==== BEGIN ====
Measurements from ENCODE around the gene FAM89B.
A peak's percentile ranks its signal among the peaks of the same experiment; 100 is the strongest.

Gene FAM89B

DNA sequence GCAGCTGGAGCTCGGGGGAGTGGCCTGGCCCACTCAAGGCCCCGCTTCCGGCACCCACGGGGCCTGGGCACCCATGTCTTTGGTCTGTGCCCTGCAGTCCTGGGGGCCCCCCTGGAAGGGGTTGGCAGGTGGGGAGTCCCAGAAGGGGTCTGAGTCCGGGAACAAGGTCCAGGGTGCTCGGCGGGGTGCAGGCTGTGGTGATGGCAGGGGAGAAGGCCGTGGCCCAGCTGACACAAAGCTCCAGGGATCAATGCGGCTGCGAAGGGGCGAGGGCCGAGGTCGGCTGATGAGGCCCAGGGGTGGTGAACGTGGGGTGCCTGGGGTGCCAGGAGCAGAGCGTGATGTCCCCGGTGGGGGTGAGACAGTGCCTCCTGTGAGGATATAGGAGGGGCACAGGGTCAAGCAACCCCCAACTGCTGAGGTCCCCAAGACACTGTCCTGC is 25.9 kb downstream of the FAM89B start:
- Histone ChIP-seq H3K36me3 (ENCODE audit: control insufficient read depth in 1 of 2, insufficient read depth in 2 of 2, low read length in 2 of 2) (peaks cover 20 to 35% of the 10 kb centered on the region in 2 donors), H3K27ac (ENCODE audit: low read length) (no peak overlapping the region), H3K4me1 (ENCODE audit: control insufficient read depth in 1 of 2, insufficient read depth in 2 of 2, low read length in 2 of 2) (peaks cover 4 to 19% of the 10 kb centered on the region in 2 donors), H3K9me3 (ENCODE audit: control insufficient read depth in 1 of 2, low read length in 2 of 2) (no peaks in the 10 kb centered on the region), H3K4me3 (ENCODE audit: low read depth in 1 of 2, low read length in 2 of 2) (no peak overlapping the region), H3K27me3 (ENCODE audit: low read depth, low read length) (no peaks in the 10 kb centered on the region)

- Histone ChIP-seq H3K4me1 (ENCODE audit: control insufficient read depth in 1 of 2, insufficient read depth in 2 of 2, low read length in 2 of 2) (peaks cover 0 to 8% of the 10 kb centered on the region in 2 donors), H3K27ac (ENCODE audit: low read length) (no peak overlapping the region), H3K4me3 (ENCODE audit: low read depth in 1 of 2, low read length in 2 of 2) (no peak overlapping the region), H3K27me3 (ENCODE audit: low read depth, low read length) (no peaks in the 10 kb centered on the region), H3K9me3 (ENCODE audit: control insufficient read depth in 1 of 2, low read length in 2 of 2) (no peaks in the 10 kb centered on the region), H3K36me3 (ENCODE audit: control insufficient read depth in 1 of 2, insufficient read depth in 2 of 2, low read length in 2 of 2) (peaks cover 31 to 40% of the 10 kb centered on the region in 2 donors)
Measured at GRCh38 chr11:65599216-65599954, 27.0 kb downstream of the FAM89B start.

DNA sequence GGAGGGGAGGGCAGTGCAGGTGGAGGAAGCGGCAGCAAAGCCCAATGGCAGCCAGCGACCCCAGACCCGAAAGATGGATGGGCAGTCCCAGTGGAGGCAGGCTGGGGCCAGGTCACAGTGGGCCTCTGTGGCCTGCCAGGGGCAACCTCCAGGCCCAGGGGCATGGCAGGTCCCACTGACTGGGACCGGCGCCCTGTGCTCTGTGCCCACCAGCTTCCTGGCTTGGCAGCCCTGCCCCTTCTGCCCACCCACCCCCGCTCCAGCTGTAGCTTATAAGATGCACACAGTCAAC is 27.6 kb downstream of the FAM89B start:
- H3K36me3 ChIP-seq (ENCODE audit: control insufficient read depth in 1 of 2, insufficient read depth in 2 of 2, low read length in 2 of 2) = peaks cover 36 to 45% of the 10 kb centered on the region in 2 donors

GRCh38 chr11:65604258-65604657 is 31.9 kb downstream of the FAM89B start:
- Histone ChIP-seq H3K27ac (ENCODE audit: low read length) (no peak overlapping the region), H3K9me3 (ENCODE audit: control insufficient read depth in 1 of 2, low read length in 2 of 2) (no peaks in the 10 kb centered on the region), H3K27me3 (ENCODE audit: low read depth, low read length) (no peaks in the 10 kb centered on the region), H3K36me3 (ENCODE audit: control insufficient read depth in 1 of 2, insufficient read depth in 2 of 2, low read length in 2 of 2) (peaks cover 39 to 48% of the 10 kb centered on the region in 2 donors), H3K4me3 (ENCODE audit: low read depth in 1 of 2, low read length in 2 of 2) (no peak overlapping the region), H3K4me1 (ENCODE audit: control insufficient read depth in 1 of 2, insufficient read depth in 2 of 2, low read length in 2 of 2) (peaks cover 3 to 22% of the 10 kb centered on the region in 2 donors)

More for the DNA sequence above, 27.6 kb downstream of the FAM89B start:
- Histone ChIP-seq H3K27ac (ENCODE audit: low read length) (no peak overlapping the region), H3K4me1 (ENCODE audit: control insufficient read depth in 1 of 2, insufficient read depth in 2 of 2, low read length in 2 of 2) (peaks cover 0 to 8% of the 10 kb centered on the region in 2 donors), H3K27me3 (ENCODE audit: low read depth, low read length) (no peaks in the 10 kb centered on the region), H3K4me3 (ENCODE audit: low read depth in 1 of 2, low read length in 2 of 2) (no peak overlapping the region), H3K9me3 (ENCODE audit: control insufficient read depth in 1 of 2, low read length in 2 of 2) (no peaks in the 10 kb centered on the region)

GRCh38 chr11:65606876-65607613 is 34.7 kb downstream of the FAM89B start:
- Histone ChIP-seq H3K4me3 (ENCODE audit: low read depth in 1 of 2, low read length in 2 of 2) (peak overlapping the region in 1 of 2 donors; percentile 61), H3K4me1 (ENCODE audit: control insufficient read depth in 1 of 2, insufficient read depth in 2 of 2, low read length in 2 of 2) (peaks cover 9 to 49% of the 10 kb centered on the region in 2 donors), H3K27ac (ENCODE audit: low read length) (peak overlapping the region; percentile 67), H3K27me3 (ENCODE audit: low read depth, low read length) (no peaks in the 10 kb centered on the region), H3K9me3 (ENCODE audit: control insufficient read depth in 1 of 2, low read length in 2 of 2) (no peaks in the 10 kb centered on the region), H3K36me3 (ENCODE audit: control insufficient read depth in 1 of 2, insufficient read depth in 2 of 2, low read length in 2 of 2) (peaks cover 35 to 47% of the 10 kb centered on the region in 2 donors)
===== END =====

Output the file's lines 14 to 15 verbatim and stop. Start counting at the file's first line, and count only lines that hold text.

GRCh38 chr11:65606876-65607613 is 34.7 kb downstream of the FAM89B start:
- Histone ChIP-seq H3K4me3 (ENCODE audit: low read depth in 1 of 2, low read length in 2 of 2) (peak overlapping the region in 1 of 2 donors; percentile 61), H3K4me1 (ENCODE audit: control insufficient read depth in 1 of 2, insufficient read depth in 2 of 2, low read length in 2 of 2) (peaks cover 9 to 49% of the 10 kb centered on the region in 2 donors), H3K27ac (ENCODE audit: low read length) (peak overlapping the region; percentile 67), H3K27me3 (ENCODE audit: low read depth, low read length) (no peaks in the 10 kb centered on the region), H3K9me3 (ENCODE audit: control insufficient read depth in 1 of 2, low read length in 2 of 2) (no peaks in the 10 kb centered on the region), H3K36me3 (ENCODE audit: control insufficient read depth in 1 of 2, insufficient read depth in 2 of 2, low read length in 2 of 2) (peaks cover 35 to 47% of the 10 kb centered on the region in 2 donors)